• Dorr, Robert F. "Bell Cobra Variants: P-39 Airacobra and P-63 Kingcobra" Wings of Fame, Vol 10, 1998.
  • Green, William. War Planes of the Second World War, Volume Four: Fighters. London: MacDonald & Co.(Publishers) Ltd., 1961 (sixth impression 1969). ISBN 0-356-01448-7.
  • Green, William and Gordon Swanborough. WW2 Aircraft Fact Files: US Army Air Force Fighters, Part 1. London: Macdonald and Jane's Publishers Ltd., 1977. ISBN 0-356-08218-0.
  • Hardesty, Von. Red Phoenix: The Rise of Soviet Air Power 1941-1945. Washington, D.C.: Smithsonian Institution 1991, 1982 ISBN 0-87474-510-1.
  • Hickman, Ivan. Operation Pinball: The USAAF's Secret Aerial Gunnery Program in WWII. St. Paul, Minnesota: Motorbooks International, 1990. ISBN 0-97938-472-7.
  • Jane, Fred T. “The Bell Kingcobra.” Jane’s Fighting Aircraft of World War II. London: Studio, 1946. ISBN 1-85170-493-0.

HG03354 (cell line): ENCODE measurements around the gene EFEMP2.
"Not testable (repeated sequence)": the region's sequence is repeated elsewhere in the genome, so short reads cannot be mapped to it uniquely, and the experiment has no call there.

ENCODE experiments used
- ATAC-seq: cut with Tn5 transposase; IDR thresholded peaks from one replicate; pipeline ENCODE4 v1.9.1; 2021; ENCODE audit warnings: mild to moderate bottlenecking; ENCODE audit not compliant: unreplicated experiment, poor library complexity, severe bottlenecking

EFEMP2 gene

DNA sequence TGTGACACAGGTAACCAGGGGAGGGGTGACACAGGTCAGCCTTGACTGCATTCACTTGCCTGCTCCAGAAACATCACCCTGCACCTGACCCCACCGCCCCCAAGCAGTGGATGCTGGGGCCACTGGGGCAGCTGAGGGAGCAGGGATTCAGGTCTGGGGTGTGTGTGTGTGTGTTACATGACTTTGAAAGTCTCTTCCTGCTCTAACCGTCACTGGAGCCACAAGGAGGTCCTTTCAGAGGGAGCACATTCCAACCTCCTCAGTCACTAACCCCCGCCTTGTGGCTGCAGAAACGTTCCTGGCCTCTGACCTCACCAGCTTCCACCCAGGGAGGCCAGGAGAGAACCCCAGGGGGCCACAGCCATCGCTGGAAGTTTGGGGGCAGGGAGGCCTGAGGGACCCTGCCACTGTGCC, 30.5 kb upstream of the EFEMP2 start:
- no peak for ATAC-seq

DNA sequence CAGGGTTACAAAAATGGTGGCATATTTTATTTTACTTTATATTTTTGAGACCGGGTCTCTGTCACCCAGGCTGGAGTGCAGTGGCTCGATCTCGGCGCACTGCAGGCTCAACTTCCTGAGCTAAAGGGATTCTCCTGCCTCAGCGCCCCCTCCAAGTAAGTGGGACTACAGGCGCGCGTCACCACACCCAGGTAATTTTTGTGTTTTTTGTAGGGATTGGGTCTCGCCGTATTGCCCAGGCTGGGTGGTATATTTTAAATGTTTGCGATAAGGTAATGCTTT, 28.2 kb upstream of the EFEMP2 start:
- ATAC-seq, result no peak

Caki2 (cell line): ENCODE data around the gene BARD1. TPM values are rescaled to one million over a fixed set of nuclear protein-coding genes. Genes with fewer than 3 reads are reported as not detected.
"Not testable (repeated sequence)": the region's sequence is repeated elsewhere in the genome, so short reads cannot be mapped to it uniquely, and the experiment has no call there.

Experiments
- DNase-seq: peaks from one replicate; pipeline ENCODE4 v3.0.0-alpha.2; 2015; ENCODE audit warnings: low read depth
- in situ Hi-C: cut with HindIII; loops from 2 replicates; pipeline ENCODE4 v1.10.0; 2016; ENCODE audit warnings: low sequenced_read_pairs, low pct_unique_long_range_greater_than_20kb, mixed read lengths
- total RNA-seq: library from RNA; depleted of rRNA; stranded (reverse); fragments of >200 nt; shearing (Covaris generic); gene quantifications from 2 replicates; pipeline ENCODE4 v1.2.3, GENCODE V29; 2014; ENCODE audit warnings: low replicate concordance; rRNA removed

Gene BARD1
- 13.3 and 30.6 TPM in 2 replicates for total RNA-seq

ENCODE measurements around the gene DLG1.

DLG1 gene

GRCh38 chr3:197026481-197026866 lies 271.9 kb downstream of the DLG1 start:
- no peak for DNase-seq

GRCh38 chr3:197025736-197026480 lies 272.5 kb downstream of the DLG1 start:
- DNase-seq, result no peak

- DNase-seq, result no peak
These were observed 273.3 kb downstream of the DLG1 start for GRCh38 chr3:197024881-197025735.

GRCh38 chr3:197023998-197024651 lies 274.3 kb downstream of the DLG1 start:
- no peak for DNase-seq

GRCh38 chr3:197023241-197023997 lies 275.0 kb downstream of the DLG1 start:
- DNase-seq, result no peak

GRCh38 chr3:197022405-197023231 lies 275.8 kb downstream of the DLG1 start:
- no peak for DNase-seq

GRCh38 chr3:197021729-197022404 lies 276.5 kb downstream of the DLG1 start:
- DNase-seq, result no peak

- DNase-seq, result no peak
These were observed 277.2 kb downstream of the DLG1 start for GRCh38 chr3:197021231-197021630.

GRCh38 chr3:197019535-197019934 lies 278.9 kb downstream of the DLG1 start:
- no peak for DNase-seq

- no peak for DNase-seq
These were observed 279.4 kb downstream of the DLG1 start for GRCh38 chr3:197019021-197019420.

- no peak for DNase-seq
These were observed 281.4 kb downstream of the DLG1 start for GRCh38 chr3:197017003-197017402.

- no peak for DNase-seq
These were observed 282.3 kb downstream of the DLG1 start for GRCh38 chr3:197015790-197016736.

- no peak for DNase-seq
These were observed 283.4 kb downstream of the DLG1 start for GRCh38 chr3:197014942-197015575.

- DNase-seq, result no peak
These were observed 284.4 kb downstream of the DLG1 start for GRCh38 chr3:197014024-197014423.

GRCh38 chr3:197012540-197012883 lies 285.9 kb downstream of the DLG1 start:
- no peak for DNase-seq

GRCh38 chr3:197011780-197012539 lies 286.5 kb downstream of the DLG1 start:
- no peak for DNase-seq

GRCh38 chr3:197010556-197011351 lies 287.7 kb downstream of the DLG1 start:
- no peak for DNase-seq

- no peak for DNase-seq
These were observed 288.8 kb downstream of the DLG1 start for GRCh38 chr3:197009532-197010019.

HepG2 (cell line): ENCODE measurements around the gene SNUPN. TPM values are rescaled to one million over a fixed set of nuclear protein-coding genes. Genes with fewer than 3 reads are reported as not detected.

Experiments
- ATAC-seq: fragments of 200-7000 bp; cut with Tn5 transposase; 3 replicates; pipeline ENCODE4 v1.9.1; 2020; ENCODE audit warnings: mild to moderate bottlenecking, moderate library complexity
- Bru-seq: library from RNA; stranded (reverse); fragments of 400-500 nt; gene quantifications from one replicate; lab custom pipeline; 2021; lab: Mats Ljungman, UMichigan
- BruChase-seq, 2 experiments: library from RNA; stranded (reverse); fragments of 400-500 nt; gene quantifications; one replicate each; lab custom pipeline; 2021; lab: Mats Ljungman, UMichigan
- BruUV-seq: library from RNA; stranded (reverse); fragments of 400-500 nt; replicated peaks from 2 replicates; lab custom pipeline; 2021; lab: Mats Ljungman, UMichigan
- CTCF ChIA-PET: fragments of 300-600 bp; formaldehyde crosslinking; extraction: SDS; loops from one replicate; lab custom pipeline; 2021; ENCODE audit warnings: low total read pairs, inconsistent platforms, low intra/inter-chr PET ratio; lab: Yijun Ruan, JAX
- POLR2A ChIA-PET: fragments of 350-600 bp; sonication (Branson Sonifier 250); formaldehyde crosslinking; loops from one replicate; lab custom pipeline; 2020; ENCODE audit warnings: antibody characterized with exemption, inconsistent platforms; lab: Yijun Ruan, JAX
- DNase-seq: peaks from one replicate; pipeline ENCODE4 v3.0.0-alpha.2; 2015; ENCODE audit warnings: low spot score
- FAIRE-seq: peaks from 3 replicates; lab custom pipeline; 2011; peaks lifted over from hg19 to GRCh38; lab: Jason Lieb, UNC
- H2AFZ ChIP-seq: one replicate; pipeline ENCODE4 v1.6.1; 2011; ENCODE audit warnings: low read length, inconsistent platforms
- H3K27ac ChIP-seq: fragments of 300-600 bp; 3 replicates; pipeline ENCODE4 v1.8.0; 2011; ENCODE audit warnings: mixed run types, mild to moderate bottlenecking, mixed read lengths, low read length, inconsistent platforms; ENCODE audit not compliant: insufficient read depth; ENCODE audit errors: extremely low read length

• Johnsen, Frederick A. Bell P-39/P-63 Airacobra & Kingcobra. St. Paul, Minnesota: Voyageur Press, ISBN 1-58007-010-8.
  • Long, Everett A. and Ivan Y. Neganblya. Cobras over the Tundra (bilingual Russian/English). Reno, Nevada: Arktika, 2nd edition 2001, 1992. ISBN 0-9634578-1-0.
  • Pelletier, Alain J. "French 'Kings' - Bell P-63 Kingcobras in Indochina" Air Enthusiast, No 72, 1997.
  • Tomalik, Jacek. Bell P-39 Airacobra Cz.1, Monografie Lotnicze 58 (in Polish). Gdańsk, Poland: AJ-Press, 1999. ISBN 83-7237-032-X.
  • Tomalik, Jacek. Bell P-63 Kingcobra, XFL-1 Airabonita, P-39 Airacobra Cz.2, Monografie Lotnicze 59 (in Polish). Gdańsk, Poland: AJ-Press, 2001. ISBN 83-7237-034-6.

External links